Under the U.S. Supreme Court: Using Twitter to build WikiLeaks case

By MICHAEL KIRKLAND  |  Feb. 20, 2011 at 9:21 AM
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WASHINGTON, Feb. 20 (UPI) -- As the United States tries to build its case against WikiLeaks founder Julian Assange, prosecutors are seeking Twitter messages sent by supposed WikiLeaks supporters -- and possibly message information from Facebook, Skype and Google.

At stake in the legal fight -- beyond placing criminal responsibility for thousands of classified U.S. documents being posted on the Internet -- is how much privacy Twitter and other social network users can expect or whether such messages are considered private at all.

The American Civil Liberties Union and the non-profit Electronic Frontier Foundation went to court in Alexandria, Va., last week to try to stop the government's acquisition of the Twitter messages.

An Assange lawyer said earlier an array of social networks, not just Twitter, was being mined by the government for information.

Ironically, the Alexandria hearing occurred on the same day President Barack Obama was publicly telling autocratic governments: "The world is changing … with a young, vibrant generation within the Middle East that is looking for greater opportunities. If you're governing these countries, you've got to get ahead of change; you can't get behind the curve."

Twitter and other forms of Internet social networking are given credit both for generating protests and keeping protesters in touch with each other. In Egypt and Tunisia, it led to regime change. Demonstrations inn Iran, Yemen, Bahrain and elsewhere are continuing.

On the same day, Secretary of State Hillary Clinton was giving a speech advocating the freedom of the Internet. She told a crowd at The George Washington University in Washington: "Egypt isn't inspiring people because they communicated using Twitter. It is inspiring because people came together and persisted in demanding a better future. Iran isn't awful because the authorities used Facebook to shadow and capture members of the opposition. Iran is awful because it is a government that routinely violates the rights of its people."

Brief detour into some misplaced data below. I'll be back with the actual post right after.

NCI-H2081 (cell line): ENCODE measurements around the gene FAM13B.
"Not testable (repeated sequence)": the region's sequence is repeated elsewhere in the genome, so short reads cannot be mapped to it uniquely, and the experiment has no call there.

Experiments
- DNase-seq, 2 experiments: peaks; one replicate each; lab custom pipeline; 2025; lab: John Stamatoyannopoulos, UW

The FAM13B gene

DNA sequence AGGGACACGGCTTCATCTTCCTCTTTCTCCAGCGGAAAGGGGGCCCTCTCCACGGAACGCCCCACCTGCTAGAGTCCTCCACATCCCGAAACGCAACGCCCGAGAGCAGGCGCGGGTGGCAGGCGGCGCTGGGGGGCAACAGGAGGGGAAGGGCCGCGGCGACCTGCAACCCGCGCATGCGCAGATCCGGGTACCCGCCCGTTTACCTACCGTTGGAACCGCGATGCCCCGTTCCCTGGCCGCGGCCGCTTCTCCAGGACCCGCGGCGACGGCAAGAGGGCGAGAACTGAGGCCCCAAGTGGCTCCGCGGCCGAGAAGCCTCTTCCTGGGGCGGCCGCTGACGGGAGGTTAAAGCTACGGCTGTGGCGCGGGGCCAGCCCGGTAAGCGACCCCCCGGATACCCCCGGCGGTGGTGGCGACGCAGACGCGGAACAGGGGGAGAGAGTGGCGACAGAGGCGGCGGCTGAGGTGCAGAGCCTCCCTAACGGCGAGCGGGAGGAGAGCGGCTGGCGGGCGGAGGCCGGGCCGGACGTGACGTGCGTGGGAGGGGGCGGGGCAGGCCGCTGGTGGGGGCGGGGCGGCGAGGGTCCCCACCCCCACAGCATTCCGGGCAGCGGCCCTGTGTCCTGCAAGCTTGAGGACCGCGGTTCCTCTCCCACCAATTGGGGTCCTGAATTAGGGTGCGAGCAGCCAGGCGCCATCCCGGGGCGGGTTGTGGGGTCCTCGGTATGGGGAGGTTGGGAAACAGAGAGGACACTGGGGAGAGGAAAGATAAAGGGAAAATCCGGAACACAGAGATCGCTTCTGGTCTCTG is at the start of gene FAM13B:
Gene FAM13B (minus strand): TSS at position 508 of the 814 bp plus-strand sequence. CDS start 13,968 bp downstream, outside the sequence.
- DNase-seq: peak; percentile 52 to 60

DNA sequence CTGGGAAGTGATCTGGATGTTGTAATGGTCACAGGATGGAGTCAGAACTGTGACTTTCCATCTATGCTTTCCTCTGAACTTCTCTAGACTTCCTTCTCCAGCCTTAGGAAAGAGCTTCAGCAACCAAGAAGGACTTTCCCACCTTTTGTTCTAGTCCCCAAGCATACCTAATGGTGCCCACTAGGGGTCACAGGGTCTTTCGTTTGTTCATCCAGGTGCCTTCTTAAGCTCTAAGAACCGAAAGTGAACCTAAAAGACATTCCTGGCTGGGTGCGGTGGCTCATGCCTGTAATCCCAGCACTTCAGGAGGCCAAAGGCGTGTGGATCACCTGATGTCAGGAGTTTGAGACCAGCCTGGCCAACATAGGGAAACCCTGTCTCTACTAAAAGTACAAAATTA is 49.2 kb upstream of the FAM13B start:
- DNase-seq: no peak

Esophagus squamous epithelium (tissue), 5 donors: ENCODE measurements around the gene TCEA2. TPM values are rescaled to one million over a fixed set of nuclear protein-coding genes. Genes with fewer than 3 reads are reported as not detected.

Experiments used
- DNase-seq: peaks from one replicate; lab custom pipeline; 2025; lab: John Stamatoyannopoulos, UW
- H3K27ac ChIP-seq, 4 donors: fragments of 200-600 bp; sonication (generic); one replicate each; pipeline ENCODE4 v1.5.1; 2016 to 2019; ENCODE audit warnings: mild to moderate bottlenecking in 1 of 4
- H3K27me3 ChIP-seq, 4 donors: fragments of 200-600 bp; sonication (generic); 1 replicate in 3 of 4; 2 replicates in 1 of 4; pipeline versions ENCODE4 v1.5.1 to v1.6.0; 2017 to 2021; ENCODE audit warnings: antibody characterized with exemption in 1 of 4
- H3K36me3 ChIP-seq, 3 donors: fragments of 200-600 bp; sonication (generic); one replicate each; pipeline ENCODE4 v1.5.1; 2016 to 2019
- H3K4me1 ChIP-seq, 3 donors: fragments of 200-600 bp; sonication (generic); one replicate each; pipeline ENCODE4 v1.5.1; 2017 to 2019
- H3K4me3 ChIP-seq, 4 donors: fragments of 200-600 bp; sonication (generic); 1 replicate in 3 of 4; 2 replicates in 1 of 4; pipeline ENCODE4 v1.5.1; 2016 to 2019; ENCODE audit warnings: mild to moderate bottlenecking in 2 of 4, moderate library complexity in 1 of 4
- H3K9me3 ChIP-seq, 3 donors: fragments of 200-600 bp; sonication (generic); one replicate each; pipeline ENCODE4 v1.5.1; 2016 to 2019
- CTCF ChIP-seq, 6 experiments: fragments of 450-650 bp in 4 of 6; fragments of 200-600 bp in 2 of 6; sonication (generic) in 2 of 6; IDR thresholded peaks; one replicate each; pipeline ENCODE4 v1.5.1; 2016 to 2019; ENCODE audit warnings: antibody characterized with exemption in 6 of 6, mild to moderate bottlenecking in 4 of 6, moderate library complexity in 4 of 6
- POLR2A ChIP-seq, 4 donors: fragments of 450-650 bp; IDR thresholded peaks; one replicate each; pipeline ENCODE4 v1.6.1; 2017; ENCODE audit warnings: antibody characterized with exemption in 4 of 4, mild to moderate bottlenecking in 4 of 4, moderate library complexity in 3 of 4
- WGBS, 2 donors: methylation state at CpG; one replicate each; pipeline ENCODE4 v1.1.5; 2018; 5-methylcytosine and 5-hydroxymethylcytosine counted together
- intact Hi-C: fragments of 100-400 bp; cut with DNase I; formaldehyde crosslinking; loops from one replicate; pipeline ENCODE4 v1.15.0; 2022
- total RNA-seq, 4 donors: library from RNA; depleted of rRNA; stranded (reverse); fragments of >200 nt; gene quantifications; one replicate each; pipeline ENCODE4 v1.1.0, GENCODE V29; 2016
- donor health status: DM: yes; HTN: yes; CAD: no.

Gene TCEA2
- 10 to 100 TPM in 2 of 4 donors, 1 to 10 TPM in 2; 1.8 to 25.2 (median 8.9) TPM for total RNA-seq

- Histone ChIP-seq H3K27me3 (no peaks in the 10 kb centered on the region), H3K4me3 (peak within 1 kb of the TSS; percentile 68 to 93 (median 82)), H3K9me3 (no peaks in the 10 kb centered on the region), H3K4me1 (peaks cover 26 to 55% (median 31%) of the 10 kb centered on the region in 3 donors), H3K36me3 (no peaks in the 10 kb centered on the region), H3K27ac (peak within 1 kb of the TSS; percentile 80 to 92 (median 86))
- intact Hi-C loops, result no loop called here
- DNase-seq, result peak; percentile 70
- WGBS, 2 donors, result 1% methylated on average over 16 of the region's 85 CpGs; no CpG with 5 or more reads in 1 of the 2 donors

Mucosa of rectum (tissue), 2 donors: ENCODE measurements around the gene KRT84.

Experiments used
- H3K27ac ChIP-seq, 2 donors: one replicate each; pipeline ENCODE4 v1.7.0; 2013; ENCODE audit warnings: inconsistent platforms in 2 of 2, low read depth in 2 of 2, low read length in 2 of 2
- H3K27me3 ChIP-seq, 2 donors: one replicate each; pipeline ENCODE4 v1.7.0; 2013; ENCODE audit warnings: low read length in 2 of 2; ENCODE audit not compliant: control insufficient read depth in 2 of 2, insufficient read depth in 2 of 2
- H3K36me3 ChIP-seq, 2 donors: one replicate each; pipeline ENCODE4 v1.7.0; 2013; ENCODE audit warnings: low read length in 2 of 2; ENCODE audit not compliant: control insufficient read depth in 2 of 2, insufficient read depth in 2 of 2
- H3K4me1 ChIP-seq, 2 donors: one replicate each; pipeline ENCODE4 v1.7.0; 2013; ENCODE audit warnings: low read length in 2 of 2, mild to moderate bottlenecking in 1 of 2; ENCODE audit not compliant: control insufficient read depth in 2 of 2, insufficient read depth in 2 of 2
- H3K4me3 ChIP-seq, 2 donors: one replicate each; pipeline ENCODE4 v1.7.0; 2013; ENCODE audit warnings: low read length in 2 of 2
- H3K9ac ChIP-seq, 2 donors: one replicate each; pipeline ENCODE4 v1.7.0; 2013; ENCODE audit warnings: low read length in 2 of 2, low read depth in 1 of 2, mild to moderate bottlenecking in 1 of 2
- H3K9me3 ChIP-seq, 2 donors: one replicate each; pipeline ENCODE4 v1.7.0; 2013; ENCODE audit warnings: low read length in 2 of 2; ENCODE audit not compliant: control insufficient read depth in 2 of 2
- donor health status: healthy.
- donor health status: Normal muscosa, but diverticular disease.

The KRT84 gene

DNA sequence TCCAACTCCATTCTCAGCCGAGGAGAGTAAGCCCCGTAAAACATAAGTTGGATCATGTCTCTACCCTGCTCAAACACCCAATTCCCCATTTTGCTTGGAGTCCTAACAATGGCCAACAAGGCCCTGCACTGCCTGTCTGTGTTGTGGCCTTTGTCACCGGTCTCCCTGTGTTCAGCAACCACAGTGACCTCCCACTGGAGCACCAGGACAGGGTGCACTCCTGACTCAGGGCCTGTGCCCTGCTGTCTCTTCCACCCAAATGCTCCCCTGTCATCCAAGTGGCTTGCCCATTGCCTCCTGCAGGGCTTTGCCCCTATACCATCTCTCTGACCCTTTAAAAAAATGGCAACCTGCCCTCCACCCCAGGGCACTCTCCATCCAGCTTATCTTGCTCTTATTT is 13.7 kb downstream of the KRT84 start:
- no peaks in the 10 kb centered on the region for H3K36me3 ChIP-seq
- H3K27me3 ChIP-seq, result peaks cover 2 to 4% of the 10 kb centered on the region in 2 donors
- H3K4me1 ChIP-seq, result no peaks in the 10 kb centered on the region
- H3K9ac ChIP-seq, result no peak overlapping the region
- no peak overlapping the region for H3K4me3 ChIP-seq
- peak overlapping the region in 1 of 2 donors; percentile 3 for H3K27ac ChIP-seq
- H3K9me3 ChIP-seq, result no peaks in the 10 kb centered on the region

Meanwhile, the U.S. Justice Department was in federal court in Alexandria trying to obtain Twitter messages to build up its WikiLeaks criminal case.

The ACLU and EFF earlier filed three motions before U.S. Magistrate Judge Theresa Buchanan: A request to overturn a Dec. 14 court order forcing Twitter and possibly others to turn over the private records of some users a request to unseal court records about the government's attempts to collect those private records through subpoenas and, finally, a request to unseal the original two motions and the hearing initially sealed by the court.

Buchanan granted the motion to unseal and heard argument last Tuesday on the other two motions.

The ACLU and EFF filed the motions on behalf of Birgitta Jonsdottir, a member of Iceland's Parliament. Private lawyers represented WikiLeaks associates Jacob Applebaum and Rop Gonggijp. CNN said the three are believed to have helped prepare a classified U.S. Army video published last year on the WikiLeaks Web site.

But the twists of the case also include trying to find a connection between Assange and U.S. Army Pfc. Bradley Manning, a former intelligence specialist in Iraq now cooling his heels in the Marine Corps brig in Quantico, Va.

U.S. officials say Manning downloaded tens of thousands of classified documents while in Iraq and then presented them to WikiLeaks. How they were presented is part of the problem. WikiLeaks was designed to allow users to upload material on their own without help by site operators.

Pentagon officials familiar with the investigation have said U.S. investigators so far have been unable to link Assange to Manning, McClatchy Newspapers reported earlier this month.